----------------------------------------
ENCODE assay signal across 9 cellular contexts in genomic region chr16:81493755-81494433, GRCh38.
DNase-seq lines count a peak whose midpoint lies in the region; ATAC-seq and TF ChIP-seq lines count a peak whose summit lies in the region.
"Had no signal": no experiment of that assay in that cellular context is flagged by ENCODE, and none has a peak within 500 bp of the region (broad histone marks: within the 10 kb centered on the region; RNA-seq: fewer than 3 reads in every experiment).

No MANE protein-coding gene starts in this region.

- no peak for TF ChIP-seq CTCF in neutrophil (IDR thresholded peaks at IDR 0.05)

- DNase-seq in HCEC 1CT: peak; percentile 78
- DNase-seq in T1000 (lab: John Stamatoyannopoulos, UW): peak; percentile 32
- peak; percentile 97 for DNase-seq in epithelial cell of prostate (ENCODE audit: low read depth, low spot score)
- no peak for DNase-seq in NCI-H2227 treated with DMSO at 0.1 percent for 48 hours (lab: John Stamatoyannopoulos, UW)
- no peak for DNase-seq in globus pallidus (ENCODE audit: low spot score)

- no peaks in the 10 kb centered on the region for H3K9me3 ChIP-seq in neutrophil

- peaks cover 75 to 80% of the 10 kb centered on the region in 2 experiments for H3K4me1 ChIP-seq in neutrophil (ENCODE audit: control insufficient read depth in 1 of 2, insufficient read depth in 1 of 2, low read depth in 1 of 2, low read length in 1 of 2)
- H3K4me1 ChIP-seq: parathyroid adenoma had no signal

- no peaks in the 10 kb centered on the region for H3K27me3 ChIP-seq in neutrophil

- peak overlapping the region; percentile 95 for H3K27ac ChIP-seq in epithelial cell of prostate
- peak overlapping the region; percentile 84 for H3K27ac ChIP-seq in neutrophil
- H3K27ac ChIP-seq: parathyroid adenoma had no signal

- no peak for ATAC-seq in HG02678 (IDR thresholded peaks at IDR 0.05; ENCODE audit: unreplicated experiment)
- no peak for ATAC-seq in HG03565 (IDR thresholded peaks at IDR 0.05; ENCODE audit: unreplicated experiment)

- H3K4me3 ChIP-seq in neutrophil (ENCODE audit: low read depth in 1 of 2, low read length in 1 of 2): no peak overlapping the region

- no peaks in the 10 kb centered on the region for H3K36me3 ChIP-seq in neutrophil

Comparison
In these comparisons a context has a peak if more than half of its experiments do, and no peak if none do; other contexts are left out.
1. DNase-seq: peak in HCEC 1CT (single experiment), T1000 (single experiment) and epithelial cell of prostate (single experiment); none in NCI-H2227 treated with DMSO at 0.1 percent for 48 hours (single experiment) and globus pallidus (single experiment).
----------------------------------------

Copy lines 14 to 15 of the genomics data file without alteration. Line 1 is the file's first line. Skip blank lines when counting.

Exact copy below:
- no peaks in the 10 kb centered on the region for H3K27me3 ChIP-seq in neutrophil

- peak overlapping the region; percentile 95 for H3K27ac ChIP-seq in epithelial cell of prostate